- attach_workspace:
        at: ~/
    - run:
        name: verify
        command: terraform verify

  plan:
    <<: *default_config
    steps:
    - checkout
    - attach_workspace:
        at: *working_directory
    - attach_workspace:
        at: ~/
    - run:
        name: plan
        command: terraform plan -out=terraform.plan
    - persist_to_workspace:
        root: *working_directory
        paths:
        - terraform.plan

  apply:
    <<: *default_config
    steps:
    - checkout
    - attach_workspace:
        at: *working_directory
    - attach_workspace:
        at: ~/
    - run:
        name: apply
        command: terraform apply -auto-approve terraform.plan

#
# CI Workflows
#
workflows:
  version: 2
  update_infrastructure:
    jobs:
      - build:
      - verify:
          requires:
            - build
      - plan:
          requires:
            - verify
            - build
      - apply:
          requires:
            - plan
          filters:
            branches:
              only:
                - staging
                - production

This is a lot to un-pack but lets go over it with the continuous delivery part of the CI pipeline.

Continuous Delivery (CD)

In the previous CI section there is an example CI workflow that walks through a lot of things. First it is using the [Hashicorp Terraform Docker image][terrform-image] to execute all the commands and jobs in. The first job is called build and this job is making sure that the terraform init command can run without issue and it saves the .terraform directory to be used with subsequent jobs so that the terraform state and providers is all set up to run commands.

Once Terraform is initialized we make sure the verify command runs successfully. Each of the jobs will need to make sure the correct workspace is selected. If you look at the *set_terraform_workspace anchor in YAML you can see that for any non-production branch you run through CI it will be running against the staging workspace. From the production branch it will apply everything against your production infrastructure.

After verify is successfull we finally run our terraform plan command. One thing of note here is we are utilizing the -out flag to print out our plan at the time it is ran. This allows us to knowingly plan the changes that are at the current point of the code and time the plan command was ran. This plan will be saved in the CI workflow to be used by the next job, apply.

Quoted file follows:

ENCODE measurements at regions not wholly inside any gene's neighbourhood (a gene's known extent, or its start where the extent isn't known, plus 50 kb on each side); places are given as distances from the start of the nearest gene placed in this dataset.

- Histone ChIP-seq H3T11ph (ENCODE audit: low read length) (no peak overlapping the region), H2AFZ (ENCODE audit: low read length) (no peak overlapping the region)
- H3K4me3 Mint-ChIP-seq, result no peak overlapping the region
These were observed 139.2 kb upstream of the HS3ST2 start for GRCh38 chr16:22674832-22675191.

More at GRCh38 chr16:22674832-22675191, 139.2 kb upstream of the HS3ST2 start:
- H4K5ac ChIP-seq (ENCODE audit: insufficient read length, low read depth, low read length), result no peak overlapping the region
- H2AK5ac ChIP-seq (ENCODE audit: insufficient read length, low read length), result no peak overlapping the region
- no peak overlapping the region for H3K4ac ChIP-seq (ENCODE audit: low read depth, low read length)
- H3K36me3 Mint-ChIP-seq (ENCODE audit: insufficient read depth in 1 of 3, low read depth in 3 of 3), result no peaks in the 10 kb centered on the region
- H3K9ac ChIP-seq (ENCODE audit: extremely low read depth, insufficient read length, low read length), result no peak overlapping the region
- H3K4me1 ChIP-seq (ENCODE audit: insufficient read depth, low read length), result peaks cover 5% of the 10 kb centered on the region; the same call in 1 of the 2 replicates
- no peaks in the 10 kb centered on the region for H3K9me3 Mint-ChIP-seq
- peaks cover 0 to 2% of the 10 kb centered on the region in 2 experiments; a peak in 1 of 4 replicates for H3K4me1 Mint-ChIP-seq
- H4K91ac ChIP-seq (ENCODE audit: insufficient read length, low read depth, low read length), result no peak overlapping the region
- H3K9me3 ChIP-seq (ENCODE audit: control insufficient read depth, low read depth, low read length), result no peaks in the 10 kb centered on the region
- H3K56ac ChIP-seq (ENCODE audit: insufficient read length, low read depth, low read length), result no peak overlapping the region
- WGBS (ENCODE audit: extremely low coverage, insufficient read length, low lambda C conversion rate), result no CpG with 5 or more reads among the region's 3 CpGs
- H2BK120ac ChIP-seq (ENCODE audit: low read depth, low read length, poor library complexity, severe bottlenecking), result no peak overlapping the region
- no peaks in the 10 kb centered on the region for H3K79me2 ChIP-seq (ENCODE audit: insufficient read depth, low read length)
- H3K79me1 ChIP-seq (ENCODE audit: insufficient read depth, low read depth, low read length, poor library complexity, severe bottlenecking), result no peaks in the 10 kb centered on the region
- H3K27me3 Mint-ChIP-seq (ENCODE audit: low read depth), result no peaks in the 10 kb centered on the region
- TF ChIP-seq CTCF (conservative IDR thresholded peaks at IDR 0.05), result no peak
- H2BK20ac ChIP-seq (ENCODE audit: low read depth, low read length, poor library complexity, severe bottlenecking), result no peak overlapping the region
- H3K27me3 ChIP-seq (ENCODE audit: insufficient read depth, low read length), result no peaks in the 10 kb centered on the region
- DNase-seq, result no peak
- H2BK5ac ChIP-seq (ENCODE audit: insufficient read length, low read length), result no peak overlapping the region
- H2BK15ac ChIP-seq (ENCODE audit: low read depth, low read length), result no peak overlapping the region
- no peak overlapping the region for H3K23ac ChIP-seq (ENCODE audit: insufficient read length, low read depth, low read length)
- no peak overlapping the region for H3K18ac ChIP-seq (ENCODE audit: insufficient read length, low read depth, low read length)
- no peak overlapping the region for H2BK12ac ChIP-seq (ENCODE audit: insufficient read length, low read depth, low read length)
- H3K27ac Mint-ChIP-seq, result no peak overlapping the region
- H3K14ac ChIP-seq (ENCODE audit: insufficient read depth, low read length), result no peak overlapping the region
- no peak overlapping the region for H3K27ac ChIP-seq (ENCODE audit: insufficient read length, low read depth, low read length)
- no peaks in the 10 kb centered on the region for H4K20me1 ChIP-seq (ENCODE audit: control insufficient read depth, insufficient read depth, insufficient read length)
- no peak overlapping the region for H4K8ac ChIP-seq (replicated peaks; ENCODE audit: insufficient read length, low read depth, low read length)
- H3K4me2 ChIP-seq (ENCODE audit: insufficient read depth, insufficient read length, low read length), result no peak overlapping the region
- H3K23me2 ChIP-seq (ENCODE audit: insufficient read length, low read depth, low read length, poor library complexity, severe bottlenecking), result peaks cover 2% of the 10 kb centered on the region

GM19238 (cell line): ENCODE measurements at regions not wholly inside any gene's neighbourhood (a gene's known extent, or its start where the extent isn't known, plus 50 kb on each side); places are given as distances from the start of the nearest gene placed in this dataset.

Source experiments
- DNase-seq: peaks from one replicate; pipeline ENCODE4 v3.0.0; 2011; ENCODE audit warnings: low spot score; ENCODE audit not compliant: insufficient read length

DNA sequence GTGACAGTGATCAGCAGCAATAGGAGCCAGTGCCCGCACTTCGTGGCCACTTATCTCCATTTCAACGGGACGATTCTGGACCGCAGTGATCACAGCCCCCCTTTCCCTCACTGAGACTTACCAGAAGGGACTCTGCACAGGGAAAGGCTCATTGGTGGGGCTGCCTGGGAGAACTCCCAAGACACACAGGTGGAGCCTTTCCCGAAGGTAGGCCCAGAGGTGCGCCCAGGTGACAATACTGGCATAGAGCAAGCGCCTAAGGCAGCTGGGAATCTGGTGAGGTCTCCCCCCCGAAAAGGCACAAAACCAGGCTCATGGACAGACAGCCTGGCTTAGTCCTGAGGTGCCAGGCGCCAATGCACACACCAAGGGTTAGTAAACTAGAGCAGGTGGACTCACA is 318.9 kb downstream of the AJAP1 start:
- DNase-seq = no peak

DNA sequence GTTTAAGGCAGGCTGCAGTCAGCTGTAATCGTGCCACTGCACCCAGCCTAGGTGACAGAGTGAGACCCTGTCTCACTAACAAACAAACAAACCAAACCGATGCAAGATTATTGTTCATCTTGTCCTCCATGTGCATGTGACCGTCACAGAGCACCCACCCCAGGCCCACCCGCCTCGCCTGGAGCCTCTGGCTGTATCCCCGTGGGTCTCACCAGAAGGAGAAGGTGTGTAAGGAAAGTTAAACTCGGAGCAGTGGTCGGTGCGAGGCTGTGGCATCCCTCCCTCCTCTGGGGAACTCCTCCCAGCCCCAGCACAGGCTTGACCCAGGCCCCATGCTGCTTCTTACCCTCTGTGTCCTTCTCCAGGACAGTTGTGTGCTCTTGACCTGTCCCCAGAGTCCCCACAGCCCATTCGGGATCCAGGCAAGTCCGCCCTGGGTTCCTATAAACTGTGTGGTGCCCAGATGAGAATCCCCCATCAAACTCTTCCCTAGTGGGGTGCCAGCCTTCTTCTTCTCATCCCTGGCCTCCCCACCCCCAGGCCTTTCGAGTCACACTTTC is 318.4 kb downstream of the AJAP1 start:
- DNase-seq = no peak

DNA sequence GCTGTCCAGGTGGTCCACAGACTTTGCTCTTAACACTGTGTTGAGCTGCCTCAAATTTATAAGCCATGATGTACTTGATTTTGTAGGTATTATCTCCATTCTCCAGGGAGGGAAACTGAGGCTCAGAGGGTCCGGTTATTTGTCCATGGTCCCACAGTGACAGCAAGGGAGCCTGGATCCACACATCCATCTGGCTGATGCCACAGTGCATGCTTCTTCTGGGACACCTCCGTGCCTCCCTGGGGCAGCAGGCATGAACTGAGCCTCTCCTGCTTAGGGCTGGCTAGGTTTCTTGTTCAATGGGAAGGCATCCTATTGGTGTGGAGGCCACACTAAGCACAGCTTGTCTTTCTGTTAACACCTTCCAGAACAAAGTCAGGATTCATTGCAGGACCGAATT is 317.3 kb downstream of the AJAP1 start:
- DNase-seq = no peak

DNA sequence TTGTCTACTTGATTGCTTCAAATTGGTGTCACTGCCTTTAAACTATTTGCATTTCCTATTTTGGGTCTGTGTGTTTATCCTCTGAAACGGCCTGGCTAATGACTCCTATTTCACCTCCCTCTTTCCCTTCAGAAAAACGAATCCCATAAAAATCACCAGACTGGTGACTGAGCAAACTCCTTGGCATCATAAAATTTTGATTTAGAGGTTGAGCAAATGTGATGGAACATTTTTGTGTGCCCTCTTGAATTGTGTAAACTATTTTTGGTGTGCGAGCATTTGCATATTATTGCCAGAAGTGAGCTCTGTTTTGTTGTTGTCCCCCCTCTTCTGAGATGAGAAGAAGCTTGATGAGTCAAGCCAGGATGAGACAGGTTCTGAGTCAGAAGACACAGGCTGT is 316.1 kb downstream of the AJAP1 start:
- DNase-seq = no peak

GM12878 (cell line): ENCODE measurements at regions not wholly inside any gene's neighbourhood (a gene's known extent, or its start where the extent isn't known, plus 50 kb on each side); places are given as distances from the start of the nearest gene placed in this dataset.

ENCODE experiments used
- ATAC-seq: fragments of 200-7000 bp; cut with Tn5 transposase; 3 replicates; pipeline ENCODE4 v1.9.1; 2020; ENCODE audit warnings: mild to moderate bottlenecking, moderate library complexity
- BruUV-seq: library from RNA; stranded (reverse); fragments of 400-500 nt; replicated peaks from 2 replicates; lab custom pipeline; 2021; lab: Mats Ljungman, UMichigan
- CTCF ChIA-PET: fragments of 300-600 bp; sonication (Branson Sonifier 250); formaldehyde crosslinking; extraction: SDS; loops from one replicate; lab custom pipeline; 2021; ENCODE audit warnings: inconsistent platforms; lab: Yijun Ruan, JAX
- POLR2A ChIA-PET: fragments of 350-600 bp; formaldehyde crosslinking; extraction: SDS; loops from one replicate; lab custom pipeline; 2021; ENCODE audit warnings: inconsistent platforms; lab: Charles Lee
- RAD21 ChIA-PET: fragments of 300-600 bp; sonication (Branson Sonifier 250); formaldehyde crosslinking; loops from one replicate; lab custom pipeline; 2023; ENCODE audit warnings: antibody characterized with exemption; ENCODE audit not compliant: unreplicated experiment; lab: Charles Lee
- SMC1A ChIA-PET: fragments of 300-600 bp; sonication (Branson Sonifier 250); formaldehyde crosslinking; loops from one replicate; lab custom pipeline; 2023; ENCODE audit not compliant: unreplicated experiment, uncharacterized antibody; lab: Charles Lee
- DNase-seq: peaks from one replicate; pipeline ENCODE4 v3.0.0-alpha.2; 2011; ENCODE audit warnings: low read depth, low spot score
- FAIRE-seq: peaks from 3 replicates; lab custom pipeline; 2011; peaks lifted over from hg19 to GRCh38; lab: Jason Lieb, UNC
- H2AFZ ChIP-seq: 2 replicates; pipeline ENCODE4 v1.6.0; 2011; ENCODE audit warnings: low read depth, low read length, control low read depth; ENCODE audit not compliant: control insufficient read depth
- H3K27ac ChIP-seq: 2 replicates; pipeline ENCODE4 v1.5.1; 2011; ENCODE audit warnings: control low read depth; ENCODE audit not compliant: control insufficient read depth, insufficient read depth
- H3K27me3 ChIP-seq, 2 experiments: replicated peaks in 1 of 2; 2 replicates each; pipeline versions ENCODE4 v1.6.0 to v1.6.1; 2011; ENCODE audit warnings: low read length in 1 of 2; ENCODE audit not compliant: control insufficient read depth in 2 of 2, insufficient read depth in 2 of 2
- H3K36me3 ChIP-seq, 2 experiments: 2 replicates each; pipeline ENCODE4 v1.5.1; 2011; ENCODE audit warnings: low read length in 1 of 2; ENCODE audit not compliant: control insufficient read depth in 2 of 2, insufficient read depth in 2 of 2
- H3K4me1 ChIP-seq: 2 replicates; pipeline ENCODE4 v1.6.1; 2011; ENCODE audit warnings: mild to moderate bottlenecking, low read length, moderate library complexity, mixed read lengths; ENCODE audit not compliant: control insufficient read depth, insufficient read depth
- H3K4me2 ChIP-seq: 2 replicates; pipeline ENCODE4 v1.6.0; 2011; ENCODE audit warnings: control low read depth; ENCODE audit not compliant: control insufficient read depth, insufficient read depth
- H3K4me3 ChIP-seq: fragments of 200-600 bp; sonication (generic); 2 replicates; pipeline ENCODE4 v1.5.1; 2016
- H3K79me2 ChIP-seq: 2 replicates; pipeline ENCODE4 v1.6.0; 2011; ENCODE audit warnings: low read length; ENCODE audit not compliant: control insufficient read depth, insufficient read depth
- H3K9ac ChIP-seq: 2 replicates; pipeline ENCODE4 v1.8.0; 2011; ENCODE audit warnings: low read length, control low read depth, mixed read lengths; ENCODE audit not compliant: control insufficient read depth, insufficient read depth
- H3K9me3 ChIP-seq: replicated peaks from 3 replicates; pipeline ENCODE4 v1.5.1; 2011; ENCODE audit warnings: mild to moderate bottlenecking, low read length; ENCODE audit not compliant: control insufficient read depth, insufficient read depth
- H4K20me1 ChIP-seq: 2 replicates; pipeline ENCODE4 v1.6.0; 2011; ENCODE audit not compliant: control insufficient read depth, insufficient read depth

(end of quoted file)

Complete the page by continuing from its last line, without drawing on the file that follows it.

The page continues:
The last job to be ran will require that we have a valid plan generated so that we can run apply against that plan. The plan generated from the plan job is used as an argument to terraform apply. One other thing here is that we are passing the -auto-approve flag so that there is no prompt in CI to say yes to applying the changes.

Feature Branches

If you are running feature branches and creating pull requests to merge into the mainline branch, staging in this case, then you will want to make sure that the apply job doesn’t run in CI. To avoid multiple changesets in feature branches wiping out the state on competing branches it makes sense to verify the plan step runs and the code can be initialized and is verified. CircleCI uses filters to achieve that on the workflow jobs.

Production

Once you have run applied your changes against staging, verified they work as expected, then you can start the process to deploy your changes out to production. For those who want to use pull requests in Github you can make a new pull request from your staging branch into your production branch. This will trigger a new CI build that will run all the previously explained jobs but with the production workspace selected.

The plan output will show all the new changes to apply in your production infrastructure and if your CI pipeline passes then it has gone out and been applied.

Caveats

Some things to look out for:

  1. Using providers like AWS will need credentials in your CI pipeline and terraform vars
  2. State should be saved remotely ([See docs][remote-state]). Which means your terraform version in CI will need to be consistent. If it changes because someone ran it locally with a different version it will have conflicts.
  3. Resources need to be named with the workspace in mind to avoid naming conflicts
    • e.g name = "my-${terraform.workspace}-ec2-instance"
  4. Permissions for your providers, like AWS, will likely need to have full access which can be a security concern to run from CI instances you don’t have full control over.
  5. Terraform can apply things and fail and leave your infrastructure in a half applied state.
  6. Extra branches for each environment/stage can be cumbersome at times.

Conclusion

Overall I’ve been running something very similar the last year or so to achieve a CI/CD approach with Terraform. It has some drawbacks but all in all it has helped give some clarity to what state our Terraform workspaces are in. Also, we have been able to iterate as a team with deployments happening continuously for staging while holding extra care and caution before things get to production.


Extra Credit

  • Use Terratest with multiple test accounts hooked up to provision cleanly from CI
  • If using AWS, or other providers that allow MFA, hook up MFA to be required for your permissions
    • Will require extra CI steps
  • Add a manual approval step in CI to ensure someone looks at the plan that is generated before it applies
    • Can be easy to forget CI jobs are waiting
  • Build your own CI docker image to use with all the extra tooling you need